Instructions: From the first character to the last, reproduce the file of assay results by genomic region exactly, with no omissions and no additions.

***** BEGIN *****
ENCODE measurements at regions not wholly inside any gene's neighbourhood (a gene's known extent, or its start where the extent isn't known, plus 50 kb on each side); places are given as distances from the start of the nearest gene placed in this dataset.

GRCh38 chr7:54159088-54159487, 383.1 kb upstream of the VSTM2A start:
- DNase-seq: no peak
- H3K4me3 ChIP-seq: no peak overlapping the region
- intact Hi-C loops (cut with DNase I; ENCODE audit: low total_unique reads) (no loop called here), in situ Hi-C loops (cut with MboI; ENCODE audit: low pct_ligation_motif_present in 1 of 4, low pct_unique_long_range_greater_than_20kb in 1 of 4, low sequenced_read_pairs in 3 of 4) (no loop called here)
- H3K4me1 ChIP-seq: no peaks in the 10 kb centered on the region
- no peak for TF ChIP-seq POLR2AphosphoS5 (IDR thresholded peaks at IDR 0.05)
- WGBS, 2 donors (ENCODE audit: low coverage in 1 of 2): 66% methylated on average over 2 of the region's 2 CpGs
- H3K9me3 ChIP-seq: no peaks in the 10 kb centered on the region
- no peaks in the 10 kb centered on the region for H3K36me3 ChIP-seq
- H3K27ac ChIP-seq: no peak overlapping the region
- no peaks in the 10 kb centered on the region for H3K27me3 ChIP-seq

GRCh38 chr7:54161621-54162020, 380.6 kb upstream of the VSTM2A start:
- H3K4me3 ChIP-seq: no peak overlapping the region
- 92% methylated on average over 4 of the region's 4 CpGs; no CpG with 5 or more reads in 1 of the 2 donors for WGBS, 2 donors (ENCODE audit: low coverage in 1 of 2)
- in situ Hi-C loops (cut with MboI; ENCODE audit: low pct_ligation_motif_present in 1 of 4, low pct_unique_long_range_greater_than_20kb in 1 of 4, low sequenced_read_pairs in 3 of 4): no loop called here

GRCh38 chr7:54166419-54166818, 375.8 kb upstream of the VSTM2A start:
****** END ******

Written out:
ENCODE measurements at regions not wholly inside any gene's neighbourhood (a gene's known extent, or its start where the extent isn't known, plus 50 kb on each side); places are given as distances from the start of the nearest gene placed in this dataset.

GRCh38 chr7:54159088-54159487, 383.1 kb upstream of the VSTM2A start:
- DNase-seq: no peak
- H3K4me3 ChIP-seq: no peak overlapping the region
- intact Hi-C loops (cut with DNase I; ENCODE audit: low total_unique reads) (no loop called here), in situ Hi-C loops (cut with MboI; ENCODE audit: low pct_ligation_motif_present in 1 of 4, low pct_unique_long_range_greater_than_20kb in 1 of 4, low sequenced_read_pairs in 3 of 4) (no loop called here)
- H3K4me1 ChIP-seq: no peaks in the 10 kb centered on the region
- no peak for TF ChIP-seq POLR2AphosphoS5 (IDR thresholded peaks at IDR 0.05)
- WGBS, 2 donors (ENCODE audit: low coverage in 1 of 2): 66% methylated on average over 2 of the region's 2 CpGs
- H3K9me3 ChIP-seq: no peaks in the 10 kb centered on the region
- no peaks in the 10 kb centered on the region for H3K36me3 ChIP-seq
- H3K27ac ChIP-seq: no peak overlapping the region
- no peaks in the 10 kb centered on the region for H3K27me3 ChIP-seq

GRCh38 chr7:54161621-54162020, 380.6 kb upstream of the VSTM2A start:
- H3K4me3 ChIP-seq: no peak overlapping the region
- 92% methylated on average over 4 of the region's 4 CpGs; no CpG with 5 or more reads in 1 of the 2 donors for WGBS, 2 donors (ENCODE audit: low coverage in 1 of 2)
- in situ Hi-C loops (cut with MboI; ENCODE audit: low pct_ligation_motif_present in 1 of 4, low pct_unique_long_range_greater_than_20kb in 1 of 4, low sequenced_read_pairs in 3 of 4): no loop called here

GRCh38 chr7:54166419-54166818, 375.8 kb upstream of the VSTM2A start: